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Guangzhou cracks down on parents who force their kids to beg for money

Posted: 03/13/2013 11:34 am

Parents in Guangzhou who force their kids to beg for cash could soon find themselves without their offspring.

Officials in Guangzhou are threatening to take children out of the care of parents if they continue to turn their kids into beggars, it was announced on Monday.

Under a proposed legal revision, rescue shelters will be able to refer cases to judges if they are concerned about a child’s welfare, and courts have the power to appoint new custodians. The legal framework provides firm protection for minors.

Image Credit: ChinaSMACK

Small children begging is a common occurrence in China. Foreigners, in particular, are targets for their perceived wealth as children use their hands or tin plates to indicate a ‘need’ for help. Often, they walk alongside or get in contact with their targets to entice a sympathetic reaction. Taojin in Guangzhou has become a notorious hotspot for this practice.

Experts have praised the move to protect children, but warn taking children away from their parents should only be done as a last resort and courts must be compassionate  before issuing judgment.

Zhang Wenjuan, a lawyer specializing in legal aid services offered to minors, tells the Global Times:

“Custody disqualification should be a last resort,” said Zhang. “Government departments and agencies should provide compassionate services and intervene before finally proceeding to that stage. Authorities should be fully informed of the reason why parents take their children to beg, offer a training session on how to take good care of their children, and supervise parents’ behavior to see whether a disqualification is truly needed.”

Significantly, children housed in shelters will qualify for education as any other child would. Children in one of these centres for more than two years will be transferred to government agencies, put up for adoption, or housed in orphanages.

The tough new measures are designed to clean up the streets, and indeed, enforce the city slogan “Civilised Guangzhou”.

Source: Global Times


Local aid worker claims Baiyun Airport panhandlers are making big bucks

Posted: 06/7/2012 7:55 am

It’s hard to believe that anyone would take advantage of those looking to help the less fortunate, but according to a recent report in the Nan Fang Daily, there is a growing number of Guangzhou residents doing just that. As some of our readers may have noticed, panhandlers at Baiyun International Airport are an all too common site these days. But as local aid workers have discovered, several of the alleged poor are in fact far from it.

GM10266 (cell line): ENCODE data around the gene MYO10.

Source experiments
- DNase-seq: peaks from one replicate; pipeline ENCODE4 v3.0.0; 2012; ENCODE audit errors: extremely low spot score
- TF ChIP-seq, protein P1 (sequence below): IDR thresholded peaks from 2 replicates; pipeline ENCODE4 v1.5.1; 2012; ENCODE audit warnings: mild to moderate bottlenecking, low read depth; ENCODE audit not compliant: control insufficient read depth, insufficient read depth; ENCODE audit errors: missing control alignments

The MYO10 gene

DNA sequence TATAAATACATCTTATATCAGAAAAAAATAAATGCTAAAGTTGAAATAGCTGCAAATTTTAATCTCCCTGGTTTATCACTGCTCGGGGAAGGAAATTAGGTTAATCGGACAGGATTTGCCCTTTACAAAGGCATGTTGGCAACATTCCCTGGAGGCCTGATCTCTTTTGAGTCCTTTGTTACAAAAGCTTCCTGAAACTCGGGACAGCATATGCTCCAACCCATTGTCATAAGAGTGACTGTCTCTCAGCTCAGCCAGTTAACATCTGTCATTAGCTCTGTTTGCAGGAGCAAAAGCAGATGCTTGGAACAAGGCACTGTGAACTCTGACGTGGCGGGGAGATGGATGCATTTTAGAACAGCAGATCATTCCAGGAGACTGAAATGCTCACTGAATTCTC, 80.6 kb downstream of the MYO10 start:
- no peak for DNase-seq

Mr. Pan, a relief worker based in Huadu District, has been working with the homeless most of his life. Yet while most homeless he encounters welcome the offer of shelter, and other resources, the homeless at Baiyun Airport are different: “Generally speaking, our job is to rescue vagrants and beggars, we’re the last line of defense. But the airport is not the same, they do not want our help.” Pan says that panhandling at the airport has become such a profitable enterprise that residents are literally “dressing up” as homeless to earn money. Pan describes cases of well-dressed individuals entering the airport with a suitcase, disappearing into the washroom, and emerging in tattered clothing to panhandle for the day.

With upwards of 200,000 daily passengers commuting through the airport, and thousands of foreign tourists looking to part with their remaining yuan before boarding international flights, most of the airport’s panhandlers are able to earn over 10,000RMB per month, with some earning as much as a million. Quite the opposite of homeless, the majority of airport panhandlers are able to rent apartments in nearby housing complexes, and commute daily by bus or taxi.

One such panhandler, Lang Peikun, better known as “The Blind” (on account of his habit of pretending to be blind to earn more money), has been panhandling at the airport for years. According to Lang, the panhandlers at Baiyun Airport are “generally very experienced”. In fact, Lang has been operating out of the airport for so long, that he now “works” with a network of panhandlers spread across the airport that communicate with mobile phones. If a particular airport gate is busy, the others will move to ensure a profitable day.

Xu Yongjun, manager of airport security is well aware of the problem. However he argues there simply isn’t the manpower to adequately address the issue: “The terminal has 36 gates… these vagrants and beggars are simply impossible to defend against.”

Yongjun and Pan are currently pressuring local government to enact legislation restricting panhandling at the airport. Pan says he wants to ensure aid gets to those who actually need it: “We cannot be arbitrarily too hard, but we have to take flexible measures.” Until then, both men argue they will continue to help as best they can.


15 year old dresses in schoolgirl uniform to solicit sex, says “anything better than being poor”

Posted: 05/3/2012 11:59 pm

Police arrested two teenaged girls – one of them only 15 – in Foshan last week after they found the girls soliciting sex, according to the Southern Metropolis Daily.

The two girls wore uniforms from the local technical school in Sanshui District and reported to their 23-year old female ringleader known as “Hei Mei”.  The girls both admitted they were ashamed of their profession, but had no other source of income.  They said they could demand a high price if they went out dressed as school girls, with one of them saying “anything is better than being poor”.

This isn’t the first time young teenaged girls have been found soliciting sex.  A similar case was reported in Shanghai last fall.


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